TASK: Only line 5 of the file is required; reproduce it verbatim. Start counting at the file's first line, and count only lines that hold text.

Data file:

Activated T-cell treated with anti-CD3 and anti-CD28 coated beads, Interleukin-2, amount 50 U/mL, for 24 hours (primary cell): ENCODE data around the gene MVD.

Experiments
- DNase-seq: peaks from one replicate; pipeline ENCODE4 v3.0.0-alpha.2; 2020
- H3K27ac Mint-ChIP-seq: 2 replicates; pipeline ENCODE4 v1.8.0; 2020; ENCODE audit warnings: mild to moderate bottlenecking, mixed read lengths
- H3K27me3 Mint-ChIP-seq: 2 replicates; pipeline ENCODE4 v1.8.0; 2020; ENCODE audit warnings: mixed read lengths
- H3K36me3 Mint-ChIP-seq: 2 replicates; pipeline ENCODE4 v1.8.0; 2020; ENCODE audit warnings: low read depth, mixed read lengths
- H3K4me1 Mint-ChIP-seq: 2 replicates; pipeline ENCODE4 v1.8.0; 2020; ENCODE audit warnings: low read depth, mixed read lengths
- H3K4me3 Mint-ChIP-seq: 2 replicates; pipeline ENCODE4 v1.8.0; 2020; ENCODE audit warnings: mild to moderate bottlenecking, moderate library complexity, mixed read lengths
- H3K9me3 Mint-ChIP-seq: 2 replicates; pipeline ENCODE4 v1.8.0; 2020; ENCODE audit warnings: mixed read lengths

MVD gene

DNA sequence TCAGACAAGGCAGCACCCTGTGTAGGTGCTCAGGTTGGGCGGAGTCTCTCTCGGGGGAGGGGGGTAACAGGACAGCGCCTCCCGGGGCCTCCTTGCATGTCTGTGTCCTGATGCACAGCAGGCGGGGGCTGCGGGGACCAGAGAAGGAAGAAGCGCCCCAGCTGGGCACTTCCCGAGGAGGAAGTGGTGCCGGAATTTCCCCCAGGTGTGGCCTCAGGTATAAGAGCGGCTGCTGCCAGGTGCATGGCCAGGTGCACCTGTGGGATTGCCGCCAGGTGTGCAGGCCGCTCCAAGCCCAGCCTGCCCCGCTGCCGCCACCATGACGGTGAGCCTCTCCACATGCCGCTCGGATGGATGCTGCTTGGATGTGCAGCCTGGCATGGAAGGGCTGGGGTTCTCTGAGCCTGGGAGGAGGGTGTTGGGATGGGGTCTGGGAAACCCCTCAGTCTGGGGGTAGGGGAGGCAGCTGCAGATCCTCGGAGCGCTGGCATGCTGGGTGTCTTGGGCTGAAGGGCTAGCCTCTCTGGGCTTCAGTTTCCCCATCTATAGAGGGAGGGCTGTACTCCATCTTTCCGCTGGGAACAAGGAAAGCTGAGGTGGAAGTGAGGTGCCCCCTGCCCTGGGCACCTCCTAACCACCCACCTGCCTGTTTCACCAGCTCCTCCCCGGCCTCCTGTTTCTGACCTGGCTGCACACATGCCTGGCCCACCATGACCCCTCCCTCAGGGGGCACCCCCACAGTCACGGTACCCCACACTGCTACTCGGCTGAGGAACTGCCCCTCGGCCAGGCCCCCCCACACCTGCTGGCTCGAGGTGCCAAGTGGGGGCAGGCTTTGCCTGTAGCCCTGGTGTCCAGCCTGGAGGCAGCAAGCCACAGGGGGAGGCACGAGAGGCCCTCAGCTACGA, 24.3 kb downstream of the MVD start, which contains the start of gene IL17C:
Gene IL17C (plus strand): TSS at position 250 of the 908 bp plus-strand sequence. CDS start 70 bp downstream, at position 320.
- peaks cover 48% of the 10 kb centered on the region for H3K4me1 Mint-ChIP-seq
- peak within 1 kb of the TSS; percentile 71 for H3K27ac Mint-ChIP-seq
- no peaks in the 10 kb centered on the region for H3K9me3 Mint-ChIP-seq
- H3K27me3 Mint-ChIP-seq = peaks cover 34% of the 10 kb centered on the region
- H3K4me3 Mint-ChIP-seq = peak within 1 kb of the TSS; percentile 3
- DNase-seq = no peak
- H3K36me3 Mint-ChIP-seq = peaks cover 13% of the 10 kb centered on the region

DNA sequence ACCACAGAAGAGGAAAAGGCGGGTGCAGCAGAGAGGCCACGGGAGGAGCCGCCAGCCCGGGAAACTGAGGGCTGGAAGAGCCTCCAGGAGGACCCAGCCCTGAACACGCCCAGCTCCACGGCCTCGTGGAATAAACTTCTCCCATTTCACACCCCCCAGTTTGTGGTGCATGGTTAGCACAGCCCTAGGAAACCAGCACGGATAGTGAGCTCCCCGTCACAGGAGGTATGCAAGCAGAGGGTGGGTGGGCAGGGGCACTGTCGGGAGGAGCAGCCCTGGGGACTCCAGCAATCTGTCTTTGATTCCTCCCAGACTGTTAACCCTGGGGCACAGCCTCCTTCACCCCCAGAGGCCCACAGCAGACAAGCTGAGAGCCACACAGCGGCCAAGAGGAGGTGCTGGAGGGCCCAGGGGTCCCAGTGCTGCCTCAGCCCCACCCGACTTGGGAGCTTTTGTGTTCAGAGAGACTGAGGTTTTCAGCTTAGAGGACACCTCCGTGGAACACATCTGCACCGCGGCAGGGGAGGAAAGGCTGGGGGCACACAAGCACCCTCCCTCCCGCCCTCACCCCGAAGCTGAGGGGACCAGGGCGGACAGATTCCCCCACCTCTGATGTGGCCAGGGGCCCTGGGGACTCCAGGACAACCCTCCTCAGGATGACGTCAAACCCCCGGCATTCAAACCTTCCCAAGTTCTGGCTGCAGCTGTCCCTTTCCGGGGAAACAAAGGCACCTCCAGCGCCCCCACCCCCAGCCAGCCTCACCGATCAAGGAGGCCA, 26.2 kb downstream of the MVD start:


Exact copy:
- H3K27me3 Mint-ChIP-seq: 2 replicates; pipeline ENCODE4 v1.8.0; 2020; ENCODE audit warnings: mixed read lengths